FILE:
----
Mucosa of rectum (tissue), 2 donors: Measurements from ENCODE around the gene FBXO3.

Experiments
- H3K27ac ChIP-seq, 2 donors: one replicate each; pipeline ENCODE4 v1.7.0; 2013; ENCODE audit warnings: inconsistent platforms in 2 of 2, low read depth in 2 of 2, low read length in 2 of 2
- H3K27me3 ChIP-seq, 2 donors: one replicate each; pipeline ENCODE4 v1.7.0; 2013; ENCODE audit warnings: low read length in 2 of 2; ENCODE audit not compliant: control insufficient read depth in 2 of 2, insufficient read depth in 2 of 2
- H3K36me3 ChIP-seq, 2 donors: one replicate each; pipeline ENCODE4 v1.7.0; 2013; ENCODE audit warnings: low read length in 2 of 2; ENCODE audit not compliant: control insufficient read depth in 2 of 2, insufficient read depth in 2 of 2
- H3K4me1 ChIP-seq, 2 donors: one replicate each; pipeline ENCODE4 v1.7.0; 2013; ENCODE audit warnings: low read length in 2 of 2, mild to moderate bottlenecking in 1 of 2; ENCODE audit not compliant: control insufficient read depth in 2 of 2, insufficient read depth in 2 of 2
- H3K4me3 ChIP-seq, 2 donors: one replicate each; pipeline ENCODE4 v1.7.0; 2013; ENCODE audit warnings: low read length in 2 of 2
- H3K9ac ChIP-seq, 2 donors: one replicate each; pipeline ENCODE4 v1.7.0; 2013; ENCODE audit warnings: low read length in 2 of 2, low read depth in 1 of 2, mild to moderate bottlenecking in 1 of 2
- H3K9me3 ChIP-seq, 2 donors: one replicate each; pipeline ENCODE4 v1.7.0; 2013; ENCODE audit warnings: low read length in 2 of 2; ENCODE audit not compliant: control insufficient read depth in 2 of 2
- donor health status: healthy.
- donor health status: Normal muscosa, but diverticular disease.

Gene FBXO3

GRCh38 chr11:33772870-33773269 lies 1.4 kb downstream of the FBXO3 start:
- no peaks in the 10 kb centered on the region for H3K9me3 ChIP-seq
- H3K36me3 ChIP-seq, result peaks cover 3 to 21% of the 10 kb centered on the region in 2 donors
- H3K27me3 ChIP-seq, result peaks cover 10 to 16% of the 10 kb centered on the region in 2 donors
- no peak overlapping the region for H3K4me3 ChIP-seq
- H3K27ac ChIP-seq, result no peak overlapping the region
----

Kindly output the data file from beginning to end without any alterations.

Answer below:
Mucosa of rectum (tissue), 2 donors: Measurements from ENCODE around the gene FBXO3.

Experiments
- H3K27ac ChIP-seq, 2 donors: one replicate each; pipeline ENCODE4 v1.7.0; 2013; ENCODE audit warnings: inconsistent platforms in 2 of 2, low read depth in 2 of 2, low read length in 2 of 2
- H3K27me3 ChIP-seq, 2 donors: one replicate each; pipeline ENCODE4 v1.7.0; 2013; ENCODE audit warnings: low read length in 2 of 2; ENCODE audit not compliant: control insufficient read depth in 2 of 2, insufficient read depth in 2 of 2
- H3K36me3 ChIP-seq, 2 donors: one replicate each; pipeline ENCODE4 v1.7.0; 2013; ENCODE audit warnings: low read length in 2 of 2; ENCODE audit not compliant: control insufficient read depth in 2 of 2, insufficient read depth in 2 of 2
- H3K4me1 ChIP-seq, 2 donors: one replicate each; pipeline ENCODE4 v1.7.0; 2013; ENCODE audit warnings: low read length in 2 of 2, mild to moderate bottlenecking in 1 of 2; ENCODE audit not compliant: control insufficient read depth in 2 of 2, insufficient read depth in 2 of 2
- H3K4me3 ChIP-seq, 2 donors: one replicate each; pipeline ENCODE4 v1.7.0; 2013; ENCODE audit warnings: low read length in 2 of 2
- H3K9ac ChIP-seq, 2 donors: one replicate each; pipeline ENCODE4 v1.7.0; 2013; ENCODE audit warnings: low read length in 2 of 2, low read depth in 1 of 2, mild to moderate bottlenecking in 1 of 2
- H3K9me3 ChIP-seq, 2 donors: one replicate each; pipeline ENCODE4 v1.7.0; 2013; ENCODE audit warnings: low read length in 2 of 2; ENCODE audit not compliant: control insufficient read depth in 2 of 2
- donor health status: healthy.
- donor health status: Normal muscosa, but diverticular disease.

Gene FBXO3

GRCh38 chr11:33772870-33773269 lies 1.4 kb downstream of the FBXO3 start:
- no peaks in the 10 kb centered on the region for H3K9me3 ChIP-seq
- H3K36me3 ChIP-seq, result peaks cover 3 to 21% of the 10 kb centered on the region in 2 donors
- H3K27me3 ChIP-seq, result peaks cover 10 to 16% of the 10 kb centered on the region in 2 donors
- no peak overlapping the region for H3K4me3 ChIP-seq
- H3K27ac ChIP-seq, result no peak overlapping the region